Many American companies, ranging from tech groups to consumer organizations, are preparing for the potential economic crash by cutting costs. What’s a common way companies do this?
By firing people and decreasing their employee base.
Announcements of layoffs spiked by 13% in October 2022, which is as high as its been since February 2021.
Here are some of the biggest companies reducing their employee base.
Amazon.com is aiming to fire 10,000 employees.
Meta is planning to cut 13% of employees. That’s over 11,000 jobs.
DoorDash will be cutting 1,250 of its corporate employees.
Companies like Morgan Stanley, Intel, Microsoft, Johnson & Johnson, CNN, Lyft, Twitter, Coinbase, and Walt Disney have all announced job cuts in preparation for the economic storm that is believed to be headed our way. When jobs get cut, unemployment increases.
Recessions come hand in hand with unemployment. The classic definition of a recession is a “significant decline in economic activity that is spread across the economy and that lasts more than a few months,” according to the Washington Post.
When COVID first started all the way back in April 2020, unemployment rose to 14.7%. In a November 2022 Bureau Labor Statistics Report, the unemployment rate was at 3.7%. It has been stubborn, despite efforts by the Fed to get it to move.
So what happens to real estate when unemployment rises?
In recent years, real estate investors have benefited from widespread appreciation. Even beginner investors have sat by as their properties rose in value, along with rental rates.
We’ve been watching as prices in both single and multifamily rates have skyrocketed. But as interest rates have made it more expensive for investors to take out debt to buy investment properties, there has been a decline in demand.
Multifamily investors may be fearful of declining property values, falling rents, and increases in vacancies.
Let’s take a look at historical performance to determine what happens to multifamily rents during an economic downturn.
In 2007, single family real estate was booming. And then it imploded. House prices fell by 1.6% on average. 2008 was even worse for the housing market. Investors and homeowners saw home prices decline by 9.5%, a record at the time. This was directly caused by the drastic injection of inventory that flooded the market when over 6 million people in the U.S. lost their homes to foreclosure. This sparked the Great Recession.
But what impact did this have on multifamily rents?
Demand for rental units was high during the Great Recession. This is because demand for rental units always increases during times of economic hardship.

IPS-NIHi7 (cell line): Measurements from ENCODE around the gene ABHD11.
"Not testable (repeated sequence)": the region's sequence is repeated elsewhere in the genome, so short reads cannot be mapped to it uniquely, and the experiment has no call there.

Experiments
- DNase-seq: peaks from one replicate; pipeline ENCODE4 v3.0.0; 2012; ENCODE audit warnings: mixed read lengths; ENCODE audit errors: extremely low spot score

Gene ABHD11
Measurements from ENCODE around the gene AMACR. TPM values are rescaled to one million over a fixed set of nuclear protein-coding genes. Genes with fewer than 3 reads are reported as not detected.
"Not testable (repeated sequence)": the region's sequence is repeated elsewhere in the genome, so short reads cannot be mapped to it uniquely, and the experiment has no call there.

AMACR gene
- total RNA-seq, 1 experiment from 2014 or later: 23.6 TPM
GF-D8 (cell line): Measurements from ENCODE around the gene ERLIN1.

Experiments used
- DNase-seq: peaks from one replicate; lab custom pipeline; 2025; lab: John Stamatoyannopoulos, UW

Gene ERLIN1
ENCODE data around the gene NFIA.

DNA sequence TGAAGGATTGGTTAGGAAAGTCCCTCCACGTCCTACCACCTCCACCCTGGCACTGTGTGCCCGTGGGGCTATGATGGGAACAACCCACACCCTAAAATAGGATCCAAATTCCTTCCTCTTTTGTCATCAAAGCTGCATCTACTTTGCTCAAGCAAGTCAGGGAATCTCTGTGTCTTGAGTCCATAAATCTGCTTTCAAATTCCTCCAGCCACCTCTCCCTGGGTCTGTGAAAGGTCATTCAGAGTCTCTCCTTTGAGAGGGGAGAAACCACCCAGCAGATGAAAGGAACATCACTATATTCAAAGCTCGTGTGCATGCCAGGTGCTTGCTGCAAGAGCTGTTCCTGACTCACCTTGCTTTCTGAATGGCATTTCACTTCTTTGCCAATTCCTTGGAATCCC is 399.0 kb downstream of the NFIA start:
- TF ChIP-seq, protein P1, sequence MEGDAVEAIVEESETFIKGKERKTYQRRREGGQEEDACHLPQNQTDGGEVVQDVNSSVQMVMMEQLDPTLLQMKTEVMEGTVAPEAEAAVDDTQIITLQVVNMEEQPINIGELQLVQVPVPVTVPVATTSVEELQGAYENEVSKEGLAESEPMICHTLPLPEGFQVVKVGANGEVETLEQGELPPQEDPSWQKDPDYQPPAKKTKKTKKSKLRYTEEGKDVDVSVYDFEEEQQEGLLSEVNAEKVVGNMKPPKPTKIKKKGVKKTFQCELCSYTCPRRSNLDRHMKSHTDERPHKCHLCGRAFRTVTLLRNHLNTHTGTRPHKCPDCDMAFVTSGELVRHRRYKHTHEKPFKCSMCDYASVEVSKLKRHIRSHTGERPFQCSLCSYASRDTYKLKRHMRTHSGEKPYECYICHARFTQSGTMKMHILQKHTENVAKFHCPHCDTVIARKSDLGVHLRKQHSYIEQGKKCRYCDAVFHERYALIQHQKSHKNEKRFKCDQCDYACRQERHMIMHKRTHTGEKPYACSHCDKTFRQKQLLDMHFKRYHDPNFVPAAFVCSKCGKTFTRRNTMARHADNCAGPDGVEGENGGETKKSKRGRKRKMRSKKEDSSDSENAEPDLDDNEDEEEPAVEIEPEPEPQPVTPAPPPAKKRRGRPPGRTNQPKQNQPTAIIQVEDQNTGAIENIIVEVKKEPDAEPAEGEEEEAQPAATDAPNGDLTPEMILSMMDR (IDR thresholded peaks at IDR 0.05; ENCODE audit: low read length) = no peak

As it becomes more and more difficult to purchase a home, or keep the one they currently own, people gravitate towards rentals (like apartments). Although asking rental rates of larger apartment complexes did experience declines of 0.3% in 2008 and 4.1% in 2009 during the Great Recession, they came back rather quickly.
During a recession, apartment rental rates typically outperform other types of real estate. They also usually bounce back quickly after a recession, faster than other property types. For example, by Q4 of 2010, apartment rents that had declined during the Great Recession began to rise again. They experienced 2.3% year-over-year increases, which was a bit higher than the inflation rate at the time. During a survey conducted, it was found that 61 out of 64 metropolitan areas saw rental increases as 2010 came to an end. This was good news for apartment investors. Here’s why.
During the Great Recession, unemployment reached a height of 10% in October 2009. The majority of rental properties saw rental rate increases only a year later. Even during the lowest points of the 2008 recession, like when average asking rents fell by 4.1%, it didn’t have anywhere close to the kind of impact needed to kill cash flow.
For example, let’s say a property can be rented for $1,700 a month. A 4.1% reduction in rent would only be $69.7 a month. This isn’t the kind of hit to revenue that might scare someone away from multifamily investing. Many investors intend to hold their apartment buildings for the long-run anyway.
Multifamily Rental Rate Trends
Multifamily rental rates have increased by an average of 4.17% since 2000, even when you take the Great Recession into account. So yes, things are looking a bit uncertain right now. But that doesn’t mean you should panic.
Lasting Need For Housing
It doesn’t matter what stage we’re in in the economic cycle. Housing is something that Americans will continue to need, and it’s something consumers will prioritize over nearly everything.